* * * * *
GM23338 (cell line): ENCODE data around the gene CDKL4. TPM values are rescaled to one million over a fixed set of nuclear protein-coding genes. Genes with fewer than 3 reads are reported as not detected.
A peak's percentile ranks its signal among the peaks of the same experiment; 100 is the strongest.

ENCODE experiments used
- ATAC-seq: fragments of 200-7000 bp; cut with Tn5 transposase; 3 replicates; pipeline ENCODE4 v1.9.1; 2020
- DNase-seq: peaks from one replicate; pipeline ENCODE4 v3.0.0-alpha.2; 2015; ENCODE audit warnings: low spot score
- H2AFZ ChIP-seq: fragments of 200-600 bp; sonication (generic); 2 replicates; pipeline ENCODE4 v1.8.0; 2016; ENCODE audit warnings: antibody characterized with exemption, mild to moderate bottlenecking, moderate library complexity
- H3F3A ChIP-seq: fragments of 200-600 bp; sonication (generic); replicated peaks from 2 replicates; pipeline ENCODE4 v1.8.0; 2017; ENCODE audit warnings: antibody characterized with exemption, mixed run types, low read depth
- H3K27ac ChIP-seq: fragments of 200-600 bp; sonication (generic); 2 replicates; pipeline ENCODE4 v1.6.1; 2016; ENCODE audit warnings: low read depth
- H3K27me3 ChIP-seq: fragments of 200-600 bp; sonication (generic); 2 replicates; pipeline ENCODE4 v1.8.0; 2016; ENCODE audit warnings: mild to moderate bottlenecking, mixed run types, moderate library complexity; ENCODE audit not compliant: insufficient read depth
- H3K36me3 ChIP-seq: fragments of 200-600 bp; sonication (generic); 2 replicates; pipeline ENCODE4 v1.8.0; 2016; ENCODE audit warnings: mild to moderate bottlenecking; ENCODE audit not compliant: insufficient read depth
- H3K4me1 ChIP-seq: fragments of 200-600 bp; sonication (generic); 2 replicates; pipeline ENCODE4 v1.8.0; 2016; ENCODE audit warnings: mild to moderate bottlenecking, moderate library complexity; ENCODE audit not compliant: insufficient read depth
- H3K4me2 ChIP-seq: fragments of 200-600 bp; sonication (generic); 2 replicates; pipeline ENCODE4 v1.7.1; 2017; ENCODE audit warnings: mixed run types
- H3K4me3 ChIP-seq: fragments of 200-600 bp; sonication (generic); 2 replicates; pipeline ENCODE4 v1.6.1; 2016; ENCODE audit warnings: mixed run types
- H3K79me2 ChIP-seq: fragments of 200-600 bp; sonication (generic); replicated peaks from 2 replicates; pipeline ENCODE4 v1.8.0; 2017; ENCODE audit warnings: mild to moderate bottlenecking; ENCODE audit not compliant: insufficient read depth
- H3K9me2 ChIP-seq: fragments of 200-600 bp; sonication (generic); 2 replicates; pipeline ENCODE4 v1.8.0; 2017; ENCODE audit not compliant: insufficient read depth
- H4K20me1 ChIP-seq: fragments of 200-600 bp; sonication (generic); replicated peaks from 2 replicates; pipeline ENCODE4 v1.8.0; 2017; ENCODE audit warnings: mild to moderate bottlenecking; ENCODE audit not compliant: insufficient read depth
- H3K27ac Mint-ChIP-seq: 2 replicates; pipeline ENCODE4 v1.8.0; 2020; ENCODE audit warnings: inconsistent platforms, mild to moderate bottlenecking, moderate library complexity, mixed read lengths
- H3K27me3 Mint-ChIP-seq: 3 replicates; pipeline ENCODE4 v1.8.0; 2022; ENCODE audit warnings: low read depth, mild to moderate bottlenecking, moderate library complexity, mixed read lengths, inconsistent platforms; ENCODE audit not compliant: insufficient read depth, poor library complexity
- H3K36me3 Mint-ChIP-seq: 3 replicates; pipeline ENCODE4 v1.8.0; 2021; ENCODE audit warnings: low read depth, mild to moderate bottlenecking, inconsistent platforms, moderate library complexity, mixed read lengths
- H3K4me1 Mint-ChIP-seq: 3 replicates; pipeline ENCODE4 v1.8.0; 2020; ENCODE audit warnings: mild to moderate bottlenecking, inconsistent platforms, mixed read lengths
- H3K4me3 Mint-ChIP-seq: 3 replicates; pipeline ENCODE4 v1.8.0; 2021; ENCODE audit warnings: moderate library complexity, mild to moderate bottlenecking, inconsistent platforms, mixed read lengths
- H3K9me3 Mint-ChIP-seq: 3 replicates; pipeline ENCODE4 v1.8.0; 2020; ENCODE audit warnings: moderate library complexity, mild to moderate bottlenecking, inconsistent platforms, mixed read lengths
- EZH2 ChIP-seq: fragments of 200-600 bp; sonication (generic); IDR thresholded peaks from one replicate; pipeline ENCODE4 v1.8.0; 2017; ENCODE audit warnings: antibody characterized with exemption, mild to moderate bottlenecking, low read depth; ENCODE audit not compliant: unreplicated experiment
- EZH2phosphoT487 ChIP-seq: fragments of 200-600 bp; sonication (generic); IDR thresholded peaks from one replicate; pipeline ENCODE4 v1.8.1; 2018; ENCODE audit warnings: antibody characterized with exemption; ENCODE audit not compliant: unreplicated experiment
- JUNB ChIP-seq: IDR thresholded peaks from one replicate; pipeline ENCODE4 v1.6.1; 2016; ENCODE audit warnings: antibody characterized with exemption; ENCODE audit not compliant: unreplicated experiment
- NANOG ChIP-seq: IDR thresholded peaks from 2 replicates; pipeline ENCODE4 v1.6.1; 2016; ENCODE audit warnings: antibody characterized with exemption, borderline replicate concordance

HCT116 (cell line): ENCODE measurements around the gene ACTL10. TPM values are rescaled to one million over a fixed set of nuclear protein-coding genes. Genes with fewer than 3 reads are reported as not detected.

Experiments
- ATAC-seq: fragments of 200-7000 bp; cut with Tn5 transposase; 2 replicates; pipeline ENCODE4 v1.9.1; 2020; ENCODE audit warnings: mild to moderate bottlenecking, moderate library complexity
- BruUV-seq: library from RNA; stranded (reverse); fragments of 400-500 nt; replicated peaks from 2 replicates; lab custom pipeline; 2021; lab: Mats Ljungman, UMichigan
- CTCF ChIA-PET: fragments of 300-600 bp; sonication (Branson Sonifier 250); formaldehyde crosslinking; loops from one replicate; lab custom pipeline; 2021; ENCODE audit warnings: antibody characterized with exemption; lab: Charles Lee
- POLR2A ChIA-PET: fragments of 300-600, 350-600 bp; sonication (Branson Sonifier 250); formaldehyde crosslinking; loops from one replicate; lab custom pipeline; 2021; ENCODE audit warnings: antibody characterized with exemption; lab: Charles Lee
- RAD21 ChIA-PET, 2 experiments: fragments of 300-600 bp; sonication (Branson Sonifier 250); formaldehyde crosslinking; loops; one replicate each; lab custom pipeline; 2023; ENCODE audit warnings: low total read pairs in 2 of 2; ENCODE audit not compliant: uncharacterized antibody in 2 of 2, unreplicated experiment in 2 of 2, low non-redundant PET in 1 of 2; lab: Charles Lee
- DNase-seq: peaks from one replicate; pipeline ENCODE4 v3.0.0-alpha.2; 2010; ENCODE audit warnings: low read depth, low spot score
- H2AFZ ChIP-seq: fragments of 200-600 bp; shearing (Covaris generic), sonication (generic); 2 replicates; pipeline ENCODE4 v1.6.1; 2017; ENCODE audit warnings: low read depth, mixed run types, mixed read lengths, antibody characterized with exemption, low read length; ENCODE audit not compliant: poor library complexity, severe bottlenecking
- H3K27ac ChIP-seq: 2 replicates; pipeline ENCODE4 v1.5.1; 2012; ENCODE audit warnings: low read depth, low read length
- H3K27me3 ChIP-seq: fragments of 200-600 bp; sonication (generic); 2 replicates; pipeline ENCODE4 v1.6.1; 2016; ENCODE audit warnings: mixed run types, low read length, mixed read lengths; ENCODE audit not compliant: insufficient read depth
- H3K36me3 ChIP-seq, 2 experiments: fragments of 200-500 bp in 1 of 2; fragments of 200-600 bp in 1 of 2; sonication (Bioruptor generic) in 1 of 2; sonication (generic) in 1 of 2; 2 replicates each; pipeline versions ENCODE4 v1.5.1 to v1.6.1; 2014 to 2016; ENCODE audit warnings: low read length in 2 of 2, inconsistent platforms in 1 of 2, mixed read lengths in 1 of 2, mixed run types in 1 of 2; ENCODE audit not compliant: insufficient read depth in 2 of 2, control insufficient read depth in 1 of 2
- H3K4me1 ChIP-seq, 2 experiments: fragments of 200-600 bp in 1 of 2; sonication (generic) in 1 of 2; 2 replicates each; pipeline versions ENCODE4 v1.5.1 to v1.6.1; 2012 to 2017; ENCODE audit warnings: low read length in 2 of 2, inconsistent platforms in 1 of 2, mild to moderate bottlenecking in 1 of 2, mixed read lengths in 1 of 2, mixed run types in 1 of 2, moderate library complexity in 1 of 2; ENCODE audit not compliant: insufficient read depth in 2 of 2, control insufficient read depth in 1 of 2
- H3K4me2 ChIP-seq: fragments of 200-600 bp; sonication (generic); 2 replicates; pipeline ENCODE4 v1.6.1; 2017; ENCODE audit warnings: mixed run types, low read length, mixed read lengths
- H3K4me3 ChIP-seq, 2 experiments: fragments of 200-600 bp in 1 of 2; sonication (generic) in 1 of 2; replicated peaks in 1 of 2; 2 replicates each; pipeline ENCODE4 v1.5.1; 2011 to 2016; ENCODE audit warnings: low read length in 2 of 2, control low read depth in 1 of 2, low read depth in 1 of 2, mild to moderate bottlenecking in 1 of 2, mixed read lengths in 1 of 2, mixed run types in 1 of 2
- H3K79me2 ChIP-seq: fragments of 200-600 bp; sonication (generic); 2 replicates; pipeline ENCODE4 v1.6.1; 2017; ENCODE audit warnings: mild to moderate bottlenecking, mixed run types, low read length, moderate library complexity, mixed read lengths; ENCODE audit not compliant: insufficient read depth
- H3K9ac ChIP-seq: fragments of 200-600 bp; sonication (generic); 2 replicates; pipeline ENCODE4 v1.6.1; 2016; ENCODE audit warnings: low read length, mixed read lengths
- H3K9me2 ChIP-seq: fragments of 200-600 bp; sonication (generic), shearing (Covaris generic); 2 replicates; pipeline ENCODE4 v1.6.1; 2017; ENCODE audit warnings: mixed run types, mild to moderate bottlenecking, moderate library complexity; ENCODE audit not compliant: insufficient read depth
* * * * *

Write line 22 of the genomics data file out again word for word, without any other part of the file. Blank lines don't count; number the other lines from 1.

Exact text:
- H3K9me3 Mint-ChIP-seq: 3 replicates; pipeline ENCODE4 v1.8.0; 2020; ENCODE audit warnings: moderate library complexity, mild to moderate bottlenecking, inconsistent platforms, mixed read lengths